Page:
Second in a three-part series on the impact of Polynesian players on American football.
At the time it was a scandal.
|Former University of Colorado coach Bill McCartney now plays the part of TC's proud grandfather. (Getty Images)|
Controversies fade. Legacies don't.
Seventeen years later, a part of Sal lives in a tall, bright junior quarterback at Boulder (Colo.) Fairview High School. TC McCartney might not know it, but he is part of the Polynesian revolution.
This week's series on Polynesians' influence on college football focuses on how a small sub-population in the South Pacific produces some of the best, most-reliable, high-character players in the United States' most popular game.
But it is the second generation that will have to advance the story. There are only 60,000 residents in American Samoa, a hotbed of college football talent. Players of Polynesian blood born and/or raised in the U.S. are the next generation.
"The second generation is very important because they might be more refined," said Colorado assistant Brian Cabral, who has recruited the South Pacific for years.
McCartney's dad was a native Samoan. Mom is Caucasian. The weird thing is that TC has grown up to play the same position as his father, a star option quarterback for the Buffs in the late 1980s. TC is a conventional quarterback who might imitate his father again if he gets a major-college scholarship.
"When I remember seeing Sal playing, I saw a lot of running," said Fairview coach Tom McCartney, TC's uncle. "I thought he had the gift to run real well. In TC, I see more of a drop-back passer. He's 6-3, 185 throws a really nice ball. He can scramble, but his strengths are more for stroking the ball."
Colorado coach Dan Hawkins is aware of TC. His high school coach says the quarterback himself has interest in San Diego State, in the same city where the Samoan side of his family resides.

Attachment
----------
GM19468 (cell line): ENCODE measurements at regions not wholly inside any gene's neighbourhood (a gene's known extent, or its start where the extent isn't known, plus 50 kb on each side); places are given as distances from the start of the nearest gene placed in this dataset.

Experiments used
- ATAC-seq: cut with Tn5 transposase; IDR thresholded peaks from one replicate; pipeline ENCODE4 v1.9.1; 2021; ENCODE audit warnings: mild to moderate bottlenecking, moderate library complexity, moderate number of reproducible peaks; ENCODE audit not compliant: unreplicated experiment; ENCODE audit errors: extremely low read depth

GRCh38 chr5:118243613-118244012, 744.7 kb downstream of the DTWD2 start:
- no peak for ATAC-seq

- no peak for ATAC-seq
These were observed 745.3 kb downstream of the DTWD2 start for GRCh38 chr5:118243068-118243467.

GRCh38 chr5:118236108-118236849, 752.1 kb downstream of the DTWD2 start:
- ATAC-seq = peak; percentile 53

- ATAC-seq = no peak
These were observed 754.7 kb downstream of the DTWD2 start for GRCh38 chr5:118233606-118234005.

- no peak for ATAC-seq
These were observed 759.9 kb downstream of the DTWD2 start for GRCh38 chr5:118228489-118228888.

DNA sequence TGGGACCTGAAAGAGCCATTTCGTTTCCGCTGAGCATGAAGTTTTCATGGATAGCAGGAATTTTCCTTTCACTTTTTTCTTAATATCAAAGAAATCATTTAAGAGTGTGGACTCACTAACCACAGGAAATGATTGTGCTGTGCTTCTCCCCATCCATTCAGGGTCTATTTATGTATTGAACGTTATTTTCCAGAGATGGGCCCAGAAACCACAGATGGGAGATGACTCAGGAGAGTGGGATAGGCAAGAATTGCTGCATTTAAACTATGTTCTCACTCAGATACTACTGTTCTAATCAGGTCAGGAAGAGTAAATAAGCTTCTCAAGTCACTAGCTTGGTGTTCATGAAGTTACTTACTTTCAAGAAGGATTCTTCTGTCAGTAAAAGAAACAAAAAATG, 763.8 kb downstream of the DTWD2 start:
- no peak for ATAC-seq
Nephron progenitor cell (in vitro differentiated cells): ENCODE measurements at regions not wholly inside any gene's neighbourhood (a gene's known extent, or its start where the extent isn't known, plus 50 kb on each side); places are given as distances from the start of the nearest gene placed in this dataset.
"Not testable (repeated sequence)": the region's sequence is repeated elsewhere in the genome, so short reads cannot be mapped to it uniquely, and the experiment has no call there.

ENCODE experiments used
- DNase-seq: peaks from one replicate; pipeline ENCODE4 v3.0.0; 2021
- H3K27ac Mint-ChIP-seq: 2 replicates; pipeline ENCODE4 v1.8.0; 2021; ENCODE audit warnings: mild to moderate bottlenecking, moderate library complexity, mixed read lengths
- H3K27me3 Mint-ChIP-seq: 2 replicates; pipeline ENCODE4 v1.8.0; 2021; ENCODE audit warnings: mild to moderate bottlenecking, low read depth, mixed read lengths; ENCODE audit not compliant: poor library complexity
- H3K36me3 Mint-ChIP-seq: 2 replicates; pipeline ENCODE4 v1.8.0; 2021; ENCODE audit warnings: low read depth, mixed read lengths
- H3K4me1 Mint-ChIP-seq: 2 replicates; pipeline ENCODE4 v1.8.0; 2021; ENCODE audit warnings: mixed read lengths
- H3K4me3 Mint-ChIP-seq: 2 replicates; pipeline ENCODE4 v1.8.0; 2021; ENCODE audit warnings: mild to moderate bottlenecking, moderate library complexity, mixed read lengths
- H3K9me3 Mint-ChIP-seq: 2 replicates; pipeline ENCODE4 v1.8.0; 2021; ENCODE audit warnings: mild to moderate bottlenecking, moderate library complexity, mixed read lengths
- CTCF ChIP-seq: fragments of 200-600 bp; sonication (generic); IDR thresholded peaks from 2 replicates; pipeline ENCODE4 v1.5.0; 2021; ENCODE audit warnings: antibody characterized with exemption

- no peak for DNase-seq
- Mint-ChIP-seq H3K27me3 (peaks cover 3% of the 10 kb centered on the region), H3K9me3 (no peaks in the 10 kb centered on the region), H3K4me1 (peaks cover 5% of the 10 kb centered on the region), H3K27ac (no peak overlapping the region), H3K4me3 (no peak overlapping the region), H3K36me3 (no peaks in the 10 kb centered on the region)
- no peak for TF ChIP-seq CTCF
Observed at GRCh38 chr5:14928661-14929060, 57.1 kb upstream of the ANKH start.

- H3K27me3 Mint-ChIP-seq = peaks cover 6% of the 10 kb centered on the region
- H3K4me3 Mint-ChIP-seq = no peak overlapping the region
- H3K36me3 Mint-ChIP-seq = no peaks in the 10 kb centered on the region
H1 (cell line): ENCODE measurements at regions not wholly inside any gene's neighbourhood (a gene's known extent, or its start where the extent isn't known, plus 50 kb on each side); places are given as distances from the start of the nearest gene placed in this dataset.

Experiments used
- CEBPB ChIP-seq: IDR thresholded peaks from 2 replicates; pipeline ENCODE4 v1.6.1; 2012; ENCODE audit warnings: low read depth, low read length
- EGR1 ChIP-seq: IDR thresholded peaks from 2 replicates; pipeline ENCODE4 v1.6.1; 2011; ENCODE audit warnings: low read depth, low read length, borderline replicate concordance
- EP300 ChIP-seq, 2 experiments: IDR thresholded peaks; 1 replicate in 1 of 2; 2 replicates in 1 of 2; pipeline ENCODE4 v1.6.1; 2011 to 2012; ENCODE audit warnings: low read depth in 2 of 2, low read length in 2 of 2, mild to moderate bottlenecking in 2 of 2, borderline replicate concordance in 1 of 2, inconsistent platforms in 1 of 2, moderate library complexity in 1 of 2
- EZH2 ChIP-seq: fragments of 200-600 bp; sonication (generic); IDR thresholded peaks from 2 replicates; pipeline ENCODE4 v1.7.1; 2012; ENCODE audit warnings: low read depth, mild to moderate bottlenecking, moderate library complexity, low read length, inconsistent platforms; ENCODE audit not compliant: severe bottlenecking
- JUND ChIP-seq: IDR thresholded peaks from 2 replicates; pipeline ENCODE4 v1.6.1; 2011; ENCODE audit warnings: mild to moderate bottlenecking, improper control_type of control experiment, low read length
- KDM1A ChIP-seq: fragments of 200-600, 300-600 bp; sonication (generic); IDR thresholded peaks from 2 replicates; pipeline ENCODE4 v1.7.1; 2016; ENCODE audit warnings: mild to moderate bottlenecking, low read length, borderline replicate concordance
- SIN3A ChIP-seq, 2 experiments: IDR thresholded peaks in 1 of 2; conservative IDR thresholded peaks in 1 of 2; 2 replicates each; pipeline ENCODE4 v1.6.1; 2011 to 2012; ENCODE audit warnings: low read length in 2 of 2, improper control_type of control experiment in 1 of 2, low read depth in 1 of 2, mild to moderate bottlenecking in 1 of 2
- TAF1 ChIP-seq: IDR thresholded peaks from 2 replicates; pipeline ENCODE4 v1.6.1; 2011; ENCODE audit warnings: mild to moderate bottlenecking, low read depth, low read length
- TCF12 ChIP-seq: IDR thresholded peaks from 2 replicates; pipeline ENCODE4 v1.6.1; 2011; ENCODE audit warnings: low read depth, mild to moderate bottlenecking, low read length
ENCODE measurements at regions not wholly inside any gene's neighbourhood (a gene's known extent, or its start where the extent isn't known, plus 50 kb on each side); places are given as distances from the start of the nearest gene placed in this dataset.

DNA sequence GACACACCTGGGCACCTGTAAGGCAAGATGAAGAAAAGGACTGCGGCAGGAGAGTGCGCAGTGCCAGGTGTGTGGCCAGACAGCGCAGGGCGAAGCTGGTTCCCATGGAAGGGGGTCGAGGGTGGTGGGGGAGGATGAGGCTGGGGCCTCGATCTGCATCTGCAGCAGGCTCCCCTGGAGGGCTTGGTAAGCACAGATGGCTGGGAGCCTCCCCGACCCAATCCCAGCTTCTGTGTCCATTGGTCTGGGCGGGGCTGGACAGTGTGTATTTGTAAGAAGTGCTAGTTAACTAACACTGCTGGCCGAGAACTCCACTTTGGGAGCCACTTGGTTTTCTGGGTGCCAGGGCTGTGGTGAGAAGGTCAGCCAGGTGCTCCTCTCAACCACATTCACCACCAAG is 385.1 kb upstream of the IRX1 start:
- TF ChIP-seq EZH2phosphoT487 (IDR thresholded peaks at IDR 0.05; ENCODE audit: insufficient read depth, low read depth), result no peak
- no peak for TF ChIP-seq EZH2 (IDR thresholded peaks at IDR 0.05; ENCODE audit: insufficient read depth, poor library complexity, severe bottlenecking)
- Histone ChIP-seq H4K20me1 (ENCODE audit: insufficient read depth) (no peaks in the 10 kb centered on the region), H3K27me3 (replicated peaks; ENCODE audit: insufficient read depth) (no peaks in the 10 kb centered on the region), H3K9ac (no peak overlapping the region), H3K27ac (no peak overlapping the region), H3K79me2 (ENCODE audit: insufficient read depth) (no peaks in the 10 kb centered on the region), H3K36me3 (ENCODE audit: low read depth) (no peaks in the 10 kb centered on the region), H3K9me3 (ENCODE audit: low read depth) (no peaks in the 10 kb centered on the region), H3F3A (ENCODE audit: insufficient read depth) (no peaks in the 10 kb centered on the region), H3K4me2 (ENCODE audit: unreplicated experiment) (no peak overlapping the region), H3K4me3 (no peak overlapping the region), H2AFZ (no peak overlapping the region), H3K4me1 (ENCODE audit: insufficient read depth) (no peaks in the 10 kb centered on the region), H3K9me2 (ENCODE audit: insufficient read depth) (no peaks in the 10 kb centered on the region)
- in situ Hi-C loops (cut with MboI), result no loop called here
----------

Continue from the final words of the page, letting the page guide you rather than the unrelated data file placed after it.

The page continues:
The football legacy extends to Aunese's nephew, Pisa Tinoisamoa, a second-generation Samoan from San Diego who is a three-year NFL veteran.
The McCartney family has nurtured TC back in Colorado. He lives with his mother, Kristyn, near Boulder next door to her parents, former Colorado coach Bill McCartney and his wife, Lyndi. His uncle is his coach. Another uncle, Mike McCartney, is a player agent who represents, among others, Oregon's Haloti Ngata, a second-generation Tongan.
"I told Haloti we have a little Polynesian blood in my family, too," he said.
TC is an innocent reminder of a turbulent time at CU. That Aunese had fathered a child with the daughter of his coach was such a hot topic that several news outlets chose not to report it.
It wasn't until Bill McCartney praised his daughter at Aunese's memorial that it was public record.
"Kristy McCartney, you've been a trooper," he said at the time. "You could have had an abortion, gone away and had the baby somewhere else to avoid the shame but you didn't.
"You're going to raise that little guy and all of us are going to have an opportunity to watch him."
How prophetic. TC began last season splitting time at quarterback for Fairview. An injury allowed him to finish the season as the starter.
"He is a very quiet guy, very soft spoken, but extremely poised," Tom McCartney said. "He's not too high, not too low, but a fierce competitor.
"We always had both quarterbacks on the field at the same time so people couldn't prepare for what quarterback was going to be in there. (Sometimes) we'd switch snap by snap. Even though I may have named the other player the starter, TC was playing probably 20 snaps a game at quarterback, the rest at receiver."
This year he is the incumbent, playing in the shadow of the Flatirons, where his father starred.
Colorado has long been a football home to Polynesians. Cabral is a huge reason. His father, Walter, was the first Hawaiian to play at Notre Dame. Brian was raised in Hawaii, played at Colorado and is entering his 18th year as a coach at his alma mater. Dan Hawkins is his fourth boss at CU.
Cabral's "gets" include former safety Donnell Leomiti, who came to Colorado from American Samoa without visiting the school in 1992. Now he is on Hawkins' staff. Offensive lineman Chris Naeole (Class of '96) is a nine-year NFL veteran.
"We made a point to recruit the islands," Cabral said. "Because I'm from there, it's a natural ... I know thoroughly what it's about.
"It's a game that they enjoy. It's a game that fits their nature. I think you'll start seeing more and more."
The next generation might be in CU's backyard. Make that right next door.